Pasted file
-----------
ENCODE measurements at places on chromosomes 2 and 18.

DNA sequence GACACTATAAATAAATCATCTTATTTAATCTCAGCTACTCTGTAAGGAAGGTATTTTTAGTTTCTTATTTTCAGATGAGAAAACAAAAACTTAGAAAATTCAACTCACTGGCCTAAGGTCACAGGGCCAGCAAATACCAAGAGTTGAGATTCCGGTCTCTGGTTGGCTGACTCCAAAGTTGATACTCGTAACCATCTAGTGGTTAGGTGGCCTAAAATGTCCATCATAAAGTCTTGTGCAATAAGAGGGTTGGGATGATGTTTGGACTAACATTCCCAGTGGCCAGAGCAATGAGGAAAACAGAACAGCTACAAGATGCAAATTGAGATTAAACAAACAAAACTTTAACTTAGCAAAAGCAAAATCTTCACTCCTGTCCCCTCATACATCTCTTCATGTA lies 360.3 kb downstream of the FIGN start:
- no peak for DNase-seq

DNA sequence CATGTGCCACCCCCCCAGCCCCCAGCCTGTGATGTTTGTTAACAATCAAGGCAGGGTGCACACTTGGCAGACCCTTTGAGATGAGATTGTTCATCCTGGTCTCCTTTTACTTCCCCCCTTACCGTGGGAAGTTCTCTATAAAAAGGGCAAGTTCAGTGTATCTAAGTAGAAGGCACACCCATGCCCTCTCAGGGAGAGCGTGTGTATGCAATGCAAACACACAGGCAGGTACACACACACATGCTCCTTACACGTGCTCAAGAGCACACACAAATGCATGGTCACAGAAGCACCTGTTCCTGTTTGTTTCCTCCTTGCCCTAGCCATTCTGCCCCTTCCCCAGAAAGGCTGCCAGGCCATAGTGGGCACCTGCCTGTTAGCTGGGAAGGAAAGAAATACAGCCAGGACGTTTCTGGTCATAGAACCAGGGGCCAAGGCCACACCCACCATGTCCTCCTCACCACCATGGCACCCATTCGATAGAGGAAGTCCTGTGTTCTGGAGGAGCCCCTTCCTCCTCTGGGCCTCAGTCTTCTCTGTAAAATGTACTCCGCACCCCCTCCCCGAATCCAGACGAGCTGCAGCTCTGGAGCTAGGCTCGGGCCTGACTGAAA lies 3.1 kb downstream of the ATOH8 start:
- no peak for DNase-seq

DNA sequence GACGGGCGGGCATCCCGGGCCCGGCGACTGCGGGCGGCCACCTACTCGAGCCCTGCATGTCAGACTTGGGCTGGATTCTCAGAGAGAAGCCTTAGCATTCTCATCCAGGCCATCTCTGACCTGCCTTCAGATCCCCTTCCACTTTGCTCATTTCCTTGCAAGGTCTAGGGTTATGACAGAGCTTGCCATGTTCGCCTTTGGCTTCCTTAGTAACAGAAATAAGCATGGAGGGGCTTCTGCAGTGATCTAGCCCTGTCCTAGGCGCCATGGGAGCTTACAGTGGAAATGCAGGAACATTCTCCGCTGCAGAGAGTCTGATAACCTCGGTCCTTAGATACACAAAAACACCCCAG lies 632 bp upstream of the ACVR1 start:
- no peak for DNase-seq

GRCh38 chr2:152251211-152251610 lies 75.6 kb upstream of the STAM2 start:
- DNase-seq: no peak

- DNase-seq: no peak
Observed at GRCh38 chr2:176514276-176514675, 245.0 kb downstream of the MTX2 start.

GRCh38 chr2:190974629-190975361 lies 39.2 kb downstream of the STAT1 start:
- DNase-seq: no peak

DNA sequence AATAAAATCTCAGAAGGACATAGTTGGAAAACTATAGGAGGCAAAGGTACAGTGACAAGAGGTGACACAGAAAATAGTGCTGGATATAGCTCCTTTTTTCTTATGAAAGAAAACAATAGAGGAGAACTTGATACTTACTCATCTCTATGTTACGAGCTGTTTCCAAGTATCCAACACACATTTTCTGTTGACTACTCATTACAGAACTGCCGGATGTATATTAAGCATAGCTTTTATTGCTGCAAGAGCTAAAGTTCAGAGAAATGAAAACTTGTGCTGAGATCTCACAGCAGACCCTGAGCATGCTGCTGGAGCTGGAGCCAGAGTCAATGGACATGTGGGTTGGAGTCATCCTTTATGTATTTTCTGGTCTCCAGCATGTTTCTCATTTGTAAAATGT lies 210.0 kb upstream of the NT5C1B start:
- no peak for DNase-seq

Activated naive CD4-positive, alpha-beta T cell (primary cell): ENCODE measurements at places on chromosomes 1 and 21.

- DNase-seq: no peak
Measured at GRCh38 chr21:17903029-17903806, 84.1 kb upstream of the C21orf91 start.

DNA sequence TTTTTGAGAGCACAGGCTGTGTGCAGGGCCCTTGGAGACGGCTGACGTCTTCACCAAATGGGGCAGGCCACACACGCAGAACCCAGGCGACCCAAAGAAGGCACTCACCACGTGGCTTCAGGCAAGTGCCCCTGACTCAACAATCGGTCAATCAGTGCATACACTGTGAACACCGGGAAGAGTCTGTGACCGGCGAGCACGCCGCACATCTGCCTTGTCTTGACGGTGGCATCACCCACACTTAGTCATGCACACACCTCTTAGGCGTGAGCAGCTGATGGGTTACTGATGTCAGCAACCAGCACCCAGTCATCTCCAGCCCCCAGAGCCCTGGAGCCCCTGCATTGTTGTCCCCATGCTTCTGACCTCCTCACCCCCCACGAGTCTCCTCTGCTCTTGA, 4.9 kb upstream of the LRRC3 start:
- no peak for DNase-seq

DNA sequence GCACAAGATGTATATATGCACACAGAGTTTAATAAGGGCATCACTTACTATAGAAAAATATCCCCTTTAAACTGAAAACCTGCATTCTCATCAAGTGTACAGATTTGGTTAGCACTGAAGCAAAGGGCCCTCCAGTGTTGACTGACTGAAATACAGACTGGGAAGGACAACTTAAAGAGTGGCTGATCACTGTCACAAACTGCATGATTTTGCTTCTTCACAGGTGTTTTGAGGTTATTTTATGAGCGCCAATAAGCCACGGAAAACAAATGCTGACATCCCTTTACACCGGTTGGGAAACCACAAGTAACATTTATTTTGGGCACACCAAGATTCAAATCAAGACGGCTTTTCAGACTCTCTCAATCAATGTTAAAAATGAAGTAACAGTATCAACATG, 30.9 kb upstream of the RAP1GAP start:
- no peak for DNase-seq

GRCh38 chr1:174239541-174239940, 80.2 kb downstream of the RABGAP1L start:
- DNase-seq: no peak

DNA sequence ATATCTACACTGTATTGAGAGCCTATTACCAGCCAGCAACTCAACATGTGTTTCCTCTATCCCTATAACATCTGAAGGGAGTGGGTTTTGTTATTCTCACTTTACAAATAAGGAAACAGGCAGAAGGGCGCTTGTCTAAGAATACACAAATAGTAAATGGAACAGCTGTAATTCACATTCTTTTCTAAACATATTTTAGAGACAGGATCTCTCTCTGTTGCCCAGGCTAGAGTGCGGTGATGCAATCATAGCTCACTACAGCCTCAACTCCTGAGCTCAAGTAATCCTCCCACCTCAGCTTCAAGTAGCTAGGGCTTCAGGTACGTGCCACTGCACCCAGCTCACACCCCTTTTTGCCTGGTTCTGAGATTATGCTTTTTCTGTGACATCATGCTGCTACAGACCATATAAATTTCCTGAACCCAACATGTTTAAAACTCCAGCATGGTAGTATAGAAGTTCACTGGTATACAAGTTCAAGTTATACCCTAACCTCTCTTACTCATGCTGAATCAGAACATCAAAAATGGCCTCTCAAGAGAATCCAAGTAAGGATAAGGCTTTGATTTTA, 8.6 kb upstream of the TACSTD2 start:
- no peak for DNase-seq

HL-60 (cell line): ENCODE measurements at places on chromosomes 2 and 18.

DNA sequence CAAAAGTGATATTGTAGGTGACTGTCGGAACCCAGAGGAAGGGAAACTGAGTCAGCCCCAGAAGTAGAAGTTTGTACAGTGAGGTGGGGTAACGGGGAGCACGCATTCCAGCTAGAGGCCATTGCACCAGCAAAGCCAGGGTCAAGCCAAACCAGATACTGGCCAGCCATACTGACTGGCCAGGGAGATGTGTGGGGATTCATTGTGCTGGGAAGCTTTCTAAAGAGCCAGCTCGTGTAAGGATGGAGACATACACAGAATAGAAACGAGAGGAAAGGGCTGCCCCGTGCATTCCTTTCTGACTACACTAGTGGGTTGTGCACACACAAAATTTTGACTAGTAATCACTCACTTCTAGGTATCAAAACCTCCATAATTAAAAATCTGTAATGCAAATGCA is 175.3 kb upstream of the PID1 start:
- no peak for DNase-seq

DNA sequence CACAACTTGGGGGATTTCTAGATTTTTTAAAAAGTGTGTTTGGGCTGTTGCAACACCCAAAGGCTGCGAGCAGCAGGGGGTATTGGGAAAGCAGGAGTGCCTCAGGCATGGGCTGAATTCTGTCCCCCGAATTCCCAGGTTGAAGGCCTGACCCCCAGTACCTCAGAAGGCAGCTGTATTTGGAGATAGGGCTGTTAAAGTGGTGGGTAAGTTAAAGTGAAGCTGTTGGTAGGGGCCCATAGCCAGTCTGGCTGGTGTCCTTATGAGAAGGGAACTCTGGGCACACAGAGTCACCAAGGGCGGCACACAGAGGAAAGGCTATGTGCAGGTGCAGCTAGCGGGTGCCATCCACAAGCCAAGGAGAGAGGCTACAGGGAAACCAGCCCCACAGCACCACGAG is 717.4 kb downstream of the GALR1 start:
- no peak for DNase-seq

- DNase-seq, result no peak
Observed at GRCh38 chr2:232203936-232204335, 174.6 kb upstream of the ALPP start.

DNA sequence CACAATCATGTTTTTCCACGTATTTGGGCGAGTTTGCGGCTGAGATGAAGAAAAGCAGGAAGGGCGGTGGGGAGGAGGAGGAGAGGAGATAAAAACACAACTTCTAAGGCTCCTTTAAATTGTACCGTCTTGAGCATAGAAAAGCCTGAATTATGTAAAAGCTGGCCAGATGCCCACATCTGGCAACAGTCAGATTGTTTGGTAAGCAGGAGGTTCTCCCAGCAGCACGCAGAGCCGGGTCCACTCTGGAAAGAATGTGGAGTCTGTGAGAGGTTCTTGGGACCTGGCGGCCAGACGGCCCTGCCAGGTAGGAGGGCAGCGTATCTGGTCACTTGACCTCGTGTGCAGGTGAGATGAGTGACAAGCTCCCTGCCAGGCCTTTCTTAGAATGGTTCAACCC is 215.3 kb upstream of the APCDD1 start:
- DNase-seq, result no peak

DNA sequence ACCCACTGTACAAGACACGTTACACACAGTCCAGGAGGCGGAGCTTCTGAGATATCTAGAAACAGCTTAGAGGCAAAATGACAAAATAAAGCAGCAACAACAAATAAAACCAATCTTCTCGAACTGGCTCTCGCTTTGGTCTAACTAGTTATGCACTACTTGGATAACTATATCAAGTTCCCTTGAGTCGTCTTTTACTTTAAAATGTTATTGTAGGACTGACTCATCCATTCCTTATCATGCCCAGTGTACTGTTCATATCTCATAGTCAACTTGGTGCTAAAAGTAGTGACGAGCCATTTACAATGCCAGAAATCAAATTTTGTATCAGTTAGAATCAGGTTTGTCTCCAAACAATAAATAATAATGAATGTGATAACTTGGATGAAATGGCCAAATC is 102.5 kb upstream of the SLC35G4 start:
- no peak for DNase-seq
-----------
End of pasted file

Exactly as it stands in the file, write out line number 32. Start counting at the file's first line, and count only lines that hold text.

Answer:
- DNase-seq, result no peak